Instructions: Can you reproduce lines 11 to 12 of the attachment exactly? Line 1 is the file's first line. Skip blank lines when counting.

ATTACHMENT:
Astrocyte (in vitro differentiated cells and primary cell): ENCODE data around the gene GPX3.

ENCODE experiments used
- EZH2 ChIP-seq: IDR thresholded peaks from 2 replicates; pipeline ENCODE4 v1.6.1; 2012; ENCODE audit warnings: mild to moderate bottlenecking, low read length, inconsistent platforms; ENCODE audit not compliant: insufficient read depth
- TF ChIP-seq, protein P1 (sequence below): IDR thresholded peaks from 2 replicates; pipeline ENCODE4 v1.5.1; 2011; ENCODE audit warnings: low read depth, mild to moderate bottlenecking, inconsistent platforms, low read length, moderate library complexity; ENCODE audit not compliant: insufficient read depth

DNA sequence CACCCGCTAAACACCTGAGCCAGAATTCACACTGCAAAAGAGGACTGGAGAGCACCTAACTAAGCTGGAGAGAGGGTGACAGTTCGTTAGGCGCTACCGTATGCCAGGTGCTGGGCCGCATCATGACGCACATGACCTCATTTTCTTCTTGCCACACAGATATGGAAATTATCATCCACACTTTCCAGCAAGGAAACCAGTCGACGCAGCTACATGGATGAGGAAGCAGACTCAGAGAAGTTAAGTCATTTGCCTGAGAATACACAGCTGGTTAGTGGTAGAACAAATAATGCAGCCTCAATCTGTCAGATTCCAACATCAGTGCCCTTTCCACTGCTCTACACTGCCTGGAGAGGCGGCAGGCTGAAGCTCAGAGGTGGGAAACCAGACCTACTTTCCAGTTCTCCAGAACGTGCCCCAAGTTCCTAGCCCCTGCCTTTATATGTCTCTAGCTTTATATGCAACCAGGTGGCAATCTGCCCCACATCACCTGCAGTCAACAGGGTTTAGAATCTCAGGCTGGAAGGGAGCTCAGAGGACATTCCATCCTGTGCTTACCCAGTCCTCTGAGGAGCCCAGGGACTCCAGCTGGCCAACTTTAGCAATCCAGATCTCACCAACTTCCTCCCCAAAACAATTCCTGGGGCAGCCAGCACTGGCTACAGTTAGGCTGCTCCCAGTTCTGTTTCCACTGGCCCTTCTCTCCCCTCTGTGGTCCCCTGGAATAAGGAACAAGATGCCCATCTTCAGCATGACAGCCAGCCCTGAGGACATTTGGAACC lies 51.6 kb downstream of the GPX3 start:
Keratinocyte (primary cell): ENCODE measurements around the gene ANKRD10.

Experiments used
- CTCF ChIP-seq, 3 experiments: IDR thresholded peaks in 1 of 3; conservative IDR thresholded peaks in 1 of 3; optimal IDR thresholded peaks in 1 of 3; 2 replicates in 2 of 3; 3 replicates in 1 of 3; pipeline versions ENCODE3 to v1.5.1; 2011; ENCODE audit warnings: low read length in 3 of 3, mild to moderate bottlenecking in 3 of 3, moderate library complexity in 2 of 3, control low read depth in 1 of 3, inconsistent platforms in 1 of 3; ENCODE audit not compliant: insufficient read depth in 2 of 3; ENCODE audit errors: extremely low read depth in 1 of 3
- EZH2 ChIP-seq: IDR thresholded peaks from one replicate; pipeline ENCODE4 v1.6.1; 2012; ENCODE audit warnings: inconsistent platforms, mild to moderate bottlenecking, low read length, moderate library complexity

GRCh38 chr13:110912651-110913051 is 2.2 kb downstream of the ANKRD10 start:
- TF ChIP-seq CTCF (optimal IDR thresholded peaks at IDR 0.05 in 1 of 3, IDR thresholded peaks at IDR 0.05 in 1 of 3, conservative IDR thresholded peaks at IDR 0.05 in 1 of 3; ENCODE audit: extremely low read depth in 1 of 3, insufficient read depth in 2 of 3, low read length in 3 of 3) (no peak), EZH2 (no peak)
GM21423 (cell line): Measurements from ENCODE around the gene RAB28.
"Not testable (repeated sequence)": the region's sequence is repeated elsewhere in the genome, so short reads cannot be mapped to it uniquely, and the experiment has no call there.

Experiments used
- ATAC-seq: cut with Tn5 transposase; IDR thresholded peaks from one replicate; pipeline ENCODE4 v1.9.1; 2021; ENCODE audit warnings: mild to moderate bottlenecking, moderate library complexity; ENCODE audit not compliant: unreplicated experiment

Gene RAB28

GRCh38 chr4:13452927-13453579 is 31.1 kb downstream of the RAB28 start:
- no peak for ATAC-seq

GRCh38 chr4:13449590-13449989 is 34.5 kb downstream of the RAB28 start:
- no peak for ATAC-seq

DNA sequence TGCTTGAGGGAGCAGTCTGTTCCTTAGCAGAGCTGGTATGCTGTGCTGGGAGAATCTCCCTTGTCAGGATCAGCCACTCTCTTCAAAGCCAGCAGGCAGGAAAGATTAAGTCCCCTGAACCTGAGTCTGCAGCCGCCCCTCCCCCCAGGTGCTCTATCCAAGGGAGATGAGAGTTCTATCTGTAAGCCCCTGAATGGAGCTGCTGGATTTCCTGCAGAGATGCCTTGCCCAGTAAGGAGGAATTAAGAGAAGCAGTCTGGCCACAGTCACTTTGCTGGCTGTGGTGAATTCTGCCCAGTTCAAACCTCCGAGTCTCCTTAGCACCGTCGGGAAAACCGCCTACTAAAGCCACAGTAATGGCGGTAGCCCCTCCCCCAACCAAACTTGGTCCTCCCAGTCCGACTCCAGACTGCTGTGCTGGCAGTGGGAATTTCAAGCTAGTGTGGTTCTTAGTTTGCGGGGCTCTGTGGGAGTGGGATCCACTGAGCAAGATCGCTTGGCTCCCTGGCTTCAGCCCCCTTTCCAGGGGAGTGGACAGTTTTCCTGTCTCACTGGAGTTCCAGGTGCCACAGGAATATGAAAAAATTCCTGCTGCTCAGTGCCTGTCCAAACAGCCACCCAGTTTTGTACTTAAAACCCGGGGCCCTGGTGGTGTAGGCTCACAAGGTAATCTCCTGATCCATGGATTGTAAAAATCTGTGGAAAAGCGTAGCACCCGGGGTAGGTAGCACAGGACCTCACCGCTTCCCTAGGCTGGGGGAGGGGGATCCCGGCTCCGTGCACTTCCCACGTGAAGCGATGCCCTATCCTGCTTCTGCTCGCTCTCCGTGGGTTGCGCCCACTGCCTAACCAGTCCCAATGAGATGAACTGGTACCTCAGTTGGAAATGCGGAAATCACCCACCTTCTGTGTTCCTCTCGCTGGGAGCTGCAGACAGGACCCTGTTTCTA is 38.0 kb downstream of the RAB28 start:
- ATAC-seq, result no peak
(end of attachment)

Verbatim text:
- TF ChIP-seq CTCF (optimal IDR thresholded peaks at IDR 0.05 in 1 of 3, IDR thresholded peaks at IDR 0.05 in 1 of 3, conservative IDR thresholded peaks at IDR 0.05 in 1 of 3; ENCODE audit: extremely low read depth in 1 of 3, insufficient read depth in 2 of 3, low read length in 3 of 3) (no peak), EZH2 (no peak)
GM21423 (cell line): Measurements from ENCODE around the gene RAB28.